EVANSVILLE, Ind. - Barack Obama and Hillary Rodham Clinton once again faced off in crucial primaries as voters in Indiana and North Carolina crowded polls Tuesday seeking to settle the largest remaining contests in an epic Democratic presidential nomination struggle.
Obama was looking to shore up his position as the front-runner, while Clinton was seeking another victory to keep her candidacy competitive in a race that is likely to continue into June and perhaps to the Democratic National Convention in August.
Obama began the day by dropping in on the Four Seasons Family Restaurant in the Greenwood, Ind., a suburb of Indianapolis. He walked around shaking hands, then sat at the counter and had an omelette, chatting with patrons on either side.
"I feel good," Obama said when asked about the day's voting. "I think we've campaigned hard. I think it's going to be close. I'm seeing a lot of enthusiasm."
Clinton was more reticent.
"We're just, you know, looking to see what happens," Clinton told reporters on her campaign plane late Monday. "Obviously we hope to do as well as we can."
"We started out pretty far behind with some tough odds ... I never feel confident. I just try to do the best I can."
In Indiana, Marion County Clerk Beth White said many voters already were in line when polls opened at 6 a.m. Tuesday.
"We really do feel today is going to be a heavy voting day, and our inspectors are ready," said White, the clerk in Indiana's most populous county.
Even before the opening of polls at 6:30 a.m. in North Carolina, there were signs of record turnout. Nearly half a million people had already cast early and absentee ballots as of Monday - more than half the total number of voters who cast a ballot during the 2004 primary.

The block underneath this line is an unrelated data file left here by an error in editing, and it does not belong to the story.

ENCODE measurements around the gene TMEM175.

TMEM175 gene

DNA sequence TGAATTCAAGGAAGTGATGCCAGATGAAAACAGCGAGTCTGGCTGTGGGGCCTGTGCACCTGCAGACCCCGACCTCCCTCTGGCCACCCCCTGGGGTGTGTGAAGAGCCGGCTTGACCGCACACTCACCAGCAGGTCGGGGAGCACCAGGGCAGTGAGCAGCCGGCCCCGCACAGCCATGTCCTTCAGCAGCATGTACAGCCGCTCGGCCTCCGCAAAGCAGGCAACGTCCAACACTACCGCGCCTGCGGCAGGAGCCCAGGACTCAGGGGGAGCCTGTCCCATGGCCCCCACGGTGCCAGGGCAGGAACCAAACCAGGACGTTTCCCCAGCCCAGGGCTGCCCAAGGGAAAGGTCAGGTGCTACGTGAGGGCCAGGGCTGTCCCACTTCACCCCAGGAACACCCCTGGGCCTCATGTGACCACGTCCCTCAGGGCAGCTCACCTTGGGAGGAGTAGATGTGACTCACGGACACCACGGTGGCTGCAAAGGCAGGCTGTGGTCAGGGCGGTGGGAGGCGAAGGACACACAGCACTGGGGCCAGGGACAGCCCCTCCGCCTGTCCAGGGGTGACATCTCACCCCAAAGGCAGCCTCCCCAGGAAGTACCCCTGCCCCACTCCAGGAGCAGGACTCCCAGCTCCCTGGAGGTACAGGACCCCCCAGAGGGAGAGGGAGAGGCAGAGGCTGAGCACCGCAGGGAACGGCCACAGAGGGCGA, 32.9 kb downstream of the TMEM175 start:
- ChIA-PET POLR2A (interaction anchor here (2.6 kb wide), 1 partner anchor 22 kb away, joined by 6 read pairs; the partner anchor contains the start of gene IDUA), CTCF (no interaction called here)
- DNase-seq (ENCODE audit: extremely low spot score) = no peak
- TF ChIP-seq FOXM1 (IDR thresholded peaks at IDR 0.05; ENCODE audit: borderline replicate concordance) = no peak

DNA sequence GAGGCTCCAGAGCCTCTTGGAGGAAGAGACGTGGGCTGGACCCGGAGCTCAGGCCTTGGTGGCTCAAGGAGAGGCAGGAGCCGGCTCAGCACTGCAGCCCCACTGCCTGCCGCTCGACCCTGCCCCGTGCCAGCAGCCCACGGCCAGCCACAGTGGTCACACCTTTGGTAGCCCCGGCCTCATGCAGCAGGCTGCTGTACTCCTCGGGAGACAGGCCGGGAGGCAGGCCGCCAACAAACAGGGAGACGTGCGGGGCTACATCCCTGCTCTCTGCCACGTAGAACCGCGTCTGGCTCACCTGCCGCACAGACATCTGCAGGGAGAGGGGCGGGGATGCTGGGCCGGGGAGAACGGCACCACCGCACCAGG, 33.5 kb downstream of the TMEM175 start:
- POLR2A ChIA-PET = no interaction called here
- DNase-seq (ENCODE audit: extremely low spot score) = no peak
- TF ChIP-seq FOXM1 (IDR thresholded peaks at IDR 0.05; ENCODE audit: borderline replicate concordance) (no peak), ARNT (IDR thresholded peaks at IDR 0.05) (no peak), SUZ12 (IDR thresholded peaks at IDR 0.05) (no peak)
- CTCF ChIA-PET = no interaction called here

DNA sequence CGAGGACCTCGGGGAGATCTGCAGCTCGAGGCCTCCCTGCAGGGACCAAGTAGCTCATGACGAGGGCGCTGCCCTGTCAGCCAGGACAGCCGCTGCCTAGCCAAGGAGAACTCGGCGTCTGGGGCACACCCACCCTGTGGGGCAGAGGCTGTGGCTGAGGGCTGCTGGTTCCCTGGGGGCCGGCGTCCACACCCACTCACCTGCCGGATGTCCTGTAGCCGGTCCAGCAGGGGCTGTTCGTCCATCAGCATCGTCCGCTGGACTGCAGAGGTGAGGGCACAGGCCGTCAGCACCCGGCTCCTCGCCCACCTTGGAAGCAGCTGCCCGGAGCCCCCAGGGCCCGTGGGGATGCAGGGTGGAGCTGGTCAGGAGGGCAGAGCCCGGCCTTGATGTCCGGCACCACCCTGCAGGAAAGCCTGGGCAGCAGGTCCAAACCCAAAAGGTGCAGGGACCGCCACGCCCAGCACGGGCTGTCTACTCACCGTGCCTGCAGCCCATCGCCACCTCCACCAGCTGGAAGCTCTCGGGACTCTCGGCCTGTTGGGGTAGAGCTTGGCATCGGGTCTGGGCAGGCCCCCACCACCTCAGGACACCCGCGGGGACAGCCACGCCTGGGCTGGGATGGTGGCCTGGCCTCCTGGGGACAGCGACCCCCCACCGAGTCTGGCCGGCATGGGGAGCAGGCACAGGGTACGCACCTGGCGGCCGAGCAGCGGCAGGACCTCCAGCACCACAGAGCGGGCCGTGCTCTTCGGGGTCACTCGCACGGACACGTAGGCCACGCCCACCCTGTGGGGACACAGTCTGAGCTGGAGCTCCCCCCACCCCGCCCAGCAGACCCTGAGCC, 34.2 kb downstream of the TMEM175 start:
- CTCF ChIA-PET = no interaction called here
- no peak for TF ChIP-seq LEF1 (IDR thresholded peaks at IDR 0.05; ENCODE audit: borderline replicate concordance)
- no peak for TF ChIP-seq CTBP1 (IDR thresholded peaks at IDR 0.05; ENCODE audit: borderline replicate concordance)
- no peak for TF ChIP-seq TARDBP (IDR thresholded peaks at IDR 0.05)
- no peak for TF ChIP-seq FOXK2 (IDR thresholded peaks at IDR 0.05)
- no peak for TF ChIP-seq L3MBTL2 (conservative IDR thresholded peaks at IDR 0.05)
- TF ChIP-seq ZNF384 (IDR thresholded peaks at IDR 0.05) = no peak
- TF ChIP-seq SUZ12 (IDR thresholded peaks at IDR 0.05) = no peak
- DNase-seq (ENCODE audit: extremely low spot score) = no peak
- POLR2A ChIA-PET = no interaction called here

"I can't remember a primary that had this much excitement," said Gary Bartlett, director of the North Carolina Board of Elections.
Obama, who was flying later to North Carolina to await election results in Raleigh, visited a polling place Tuesday morning at Hinkle Field House on the campus of Butler University in Indianapolis, the site of part of the filming of the basketball movie "Hoosiers."
In Smithfield, N.C., voter Matthew Casey said he initially favoured Clinton, but decided a vote for Obama would help end their bruising primary and allow Democrats to start focusing on Senator John McCain, the certain Republican nominee.
"We've got to end the war - it's killing the economy," said Casey, 47, a healing arts practitioner.
Jim Ellis, 73, a retired architect from Raleigh, N.C., cast his ballot for Clinton.
"I came here not to vote for somebody, but to vote against somebody. I don't think he's qualified and when the cream comes to the surface ... if he's elected president I think he's going to be a disappointment," he said.
Dual victories by Obama would all but knock Clinton out of the race. Polls, however, have found a small edge for the New York senator in Indiana. Obama remains the favourite in North Carolina, though his lead has shrunk.
Altogether, 187 delegates are at stake in the two states, nearly half the pledged delegates left with eight primaries to go before voting ends in a month.
North Carolina and Indiana cannot mathematically settle the nomination. A candidate needs 2,025 delegates to win, and Obama had 1,745.5 to Clinton's 1,608 as the day began.
The key to the nomination is held by superdelegates, party leaders who aren't bound by the outcome of state contests. About 220 are still undecided.
Despite a rash of recent troubles and his loss to Clinton in the big Pennsylvania primary two weeks ago, Obama has continued to nibble away at Clinton's lead in superdelegates. He trailed with 255 to her 269.5 on Tuesday.
Clinton's main hope is to persuade most of the still-neutral superdelegates to disregard his lead in the delegate chase and support her instead. Her campaign also hopes to get a boost by getting delegates from Michigan and Florida seated.